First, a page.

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Do you want to grow your popularity on social media? Sure, there are those online services that could give your audience a boost, but if you’d prefer something a bit more tangible, then the “Quick Fix” vending machine is just the thing for you—and it even accepts actual currency. 

After you deposit the appropriate amount of coins and enter your social media account name, you’re then bombarded with an army of new followers or likes. As you might suspect, these interactions are via faux accounts.

Fake or not, it’s a brilliant art installation constructed by Dries Depoorter as a commission for the 2019 Pixelache Festival. The build features an industrial-style enclosure and hardened keyboard, along with an Arduino, a Raspberry Pi 3B+, and a few I2C LCD screens. 

As the video below puts it, “Influencers will love it.” 

The great irony of the social media revolution is that it’s not very social at all. Users browse through people’s pictures in the middle of the night while laying in bed, and tap out their approval with all the emotion of clearing their spam folder. Many boast of hundreds or thousands of “friends”, but if push came to shove, they probably couldn’t remember when they had last seen even a fraction of those people in the real world. Assuming they’ve even met them before in the first place. It’s the dystopian future we were all warned about, albeit a lot more colorful than we expected.

But what if we took social media tropes like “Likes” and “Follows”, and applied them to the real world? That’s precisely what [Tuang] set out to do with the “Social Touch Suit”, a piece of wearable technology which requires a person actually make physical contact with the wearer to perform social engagements. There’s even a hefty dose of RGB LEDs to recreate the flashy and colorful experience of today’s social media services.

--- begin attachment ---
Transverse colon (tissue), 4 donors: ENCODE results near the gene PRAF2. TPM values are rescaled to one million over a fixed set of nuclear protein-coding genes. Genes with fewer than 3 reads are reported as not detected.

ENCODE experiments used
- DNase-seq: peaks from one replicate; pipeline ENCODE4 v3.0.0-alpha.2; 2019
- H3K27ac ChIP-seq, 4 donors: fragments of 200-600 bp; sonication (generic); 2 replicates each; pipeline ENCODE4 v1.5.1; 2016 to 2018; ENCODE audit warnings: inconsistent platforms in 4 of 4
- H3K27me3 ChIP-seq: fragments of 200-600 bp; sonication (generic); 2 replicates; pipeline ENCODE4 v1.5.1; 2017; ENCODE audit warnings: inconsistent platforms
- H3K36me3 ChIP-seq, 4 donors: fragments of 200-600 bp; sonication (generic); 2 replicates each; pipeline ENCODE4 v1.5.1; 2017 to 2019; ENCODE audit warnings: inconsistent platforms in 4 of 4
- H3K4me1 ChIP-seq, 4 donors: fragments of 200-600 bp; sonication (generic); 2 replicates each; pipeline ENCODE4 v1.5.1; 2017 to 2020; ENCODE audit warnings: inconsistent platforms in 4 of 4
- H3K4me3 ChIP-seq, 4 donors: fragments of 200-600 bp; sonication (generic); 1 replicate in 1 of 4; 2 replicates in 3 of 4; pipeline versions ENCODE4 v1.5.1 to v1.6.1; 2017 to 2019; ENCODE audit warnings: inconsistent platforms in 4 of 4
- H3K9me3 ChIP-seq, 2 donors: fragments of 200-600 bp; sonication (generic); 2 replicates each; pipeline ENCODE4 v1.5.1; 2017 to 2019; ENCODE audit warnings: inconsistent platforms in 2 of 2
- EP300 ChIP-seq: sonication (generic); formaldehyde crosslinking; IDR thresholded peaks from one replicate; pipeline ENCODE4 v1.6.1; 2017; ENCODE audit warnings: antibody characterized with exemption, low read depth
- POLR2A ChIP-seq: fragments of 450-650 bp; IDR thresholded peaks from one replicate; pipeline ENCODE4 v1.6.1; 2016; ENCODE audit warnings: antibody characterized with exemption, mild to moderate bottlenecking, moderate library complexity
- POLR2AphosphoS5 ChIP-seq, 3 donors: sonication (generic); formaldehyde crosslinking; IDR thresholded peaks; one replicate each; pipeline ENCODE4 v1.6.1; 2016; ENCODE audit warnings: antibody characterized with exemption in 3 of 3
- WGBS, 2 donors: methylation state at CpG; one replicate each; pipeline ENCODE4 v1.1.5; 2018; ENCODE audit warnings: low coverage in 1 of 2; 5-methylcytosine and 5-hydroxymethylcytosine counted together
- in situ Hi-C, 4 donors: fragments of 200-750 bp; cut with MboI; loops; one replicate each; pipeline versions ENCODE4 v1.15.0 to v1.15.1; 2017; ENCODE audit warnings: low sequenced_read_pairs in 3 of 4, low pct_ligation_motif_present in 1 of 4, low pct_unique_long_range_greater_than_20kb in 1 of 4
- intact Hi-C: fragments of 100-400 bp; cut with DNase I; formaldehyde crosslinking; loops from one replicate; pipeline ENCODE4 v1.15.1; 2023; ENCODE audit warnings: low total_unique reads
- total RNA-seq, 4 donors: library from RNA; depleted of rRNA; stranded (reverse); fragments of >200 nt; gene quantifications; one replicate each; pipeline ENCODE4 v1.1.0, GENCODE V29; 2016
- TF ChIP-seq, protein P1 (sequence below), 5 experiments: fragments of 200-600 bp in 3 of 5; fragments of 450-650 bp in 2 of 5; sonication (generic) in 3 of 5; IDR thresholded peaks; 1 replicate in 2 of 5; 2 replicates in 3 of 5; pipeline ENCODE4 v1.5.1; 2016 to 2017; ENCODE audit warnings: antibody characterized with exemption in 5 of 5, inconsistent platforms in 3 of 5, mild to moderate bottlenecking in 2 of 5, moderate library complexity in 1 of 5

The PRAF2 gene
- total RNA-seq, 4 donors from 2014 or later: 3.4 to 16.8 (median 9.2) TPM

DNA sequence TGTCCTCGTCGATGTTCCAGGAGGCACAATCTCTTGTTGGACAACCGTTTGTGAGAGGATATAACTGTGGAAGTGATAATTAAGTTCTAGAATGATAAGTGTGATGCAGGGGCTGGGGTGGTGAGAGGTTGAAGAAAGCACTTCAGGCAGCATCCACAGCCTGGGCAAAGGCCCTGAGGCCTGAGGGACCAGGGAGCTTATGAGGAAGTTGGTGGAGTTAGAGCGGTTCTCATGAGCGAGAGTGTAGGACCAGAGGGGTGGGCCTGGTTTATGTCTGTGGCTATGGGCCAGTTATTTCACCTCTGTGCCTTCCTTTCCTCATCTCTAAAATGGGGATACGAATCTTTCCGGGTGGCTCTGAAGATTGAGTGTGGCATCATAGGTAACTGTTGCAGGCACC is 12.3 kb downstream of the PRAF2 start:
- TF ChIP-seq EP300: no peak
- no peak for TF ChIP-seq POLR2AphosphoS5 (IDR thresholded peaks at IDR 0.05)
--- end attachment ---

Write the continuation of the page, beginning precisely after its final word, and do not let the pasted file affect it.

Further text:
Every social action requires that a specific and deliberate physical interaction be performed, which have largely been designed to mimic normal human contact. A pat on the shoulder signifies you want to follow the wearer, and adding them as a friend is as easy as giving a firm handshake. These interactions bring more weight to the decisions users make. For example, if somebody wants to remove you as a friend, they’ll need to muster up the courage to look you in the eye while they hit the button on your chest.

The jacket uses an Arduino to handle the low level functions, and a Raspberry Pi to not only provide the slick visuals of the touch screen display, but record video from the front and rear integrated cameras. That way you’ve even got video of the person who liked or disliked you. As you might expect, there’s a considerable energy requirement for this much hardware, but with a 5200 mAh LiPo battery in the pocket [Tuang] says she’s able to get a run time of 3 to 4 hours.

Considering how much gadgetry is packed into it, the whole thing looks remarkably wearable. We wouldn’t say it’s a practical piece of outerwear when fully decked out, but most of the electronic components can be removed if you feel like going low-key. [Tuang] also points out that for a garment to be functional it really needs to be washable as well, so being able to easily strip off the sensitive components was always an important part of the design in her mind.

The technology to sensors wearable and flexible is still largely in its infancy, but we’ve very excited to see where it goes. If projects like these inspire you, be sure to check out the presentation [Kitty Yeung] gave at the Hackaday Supercon where she talks about her vision for bespoke wearable technology.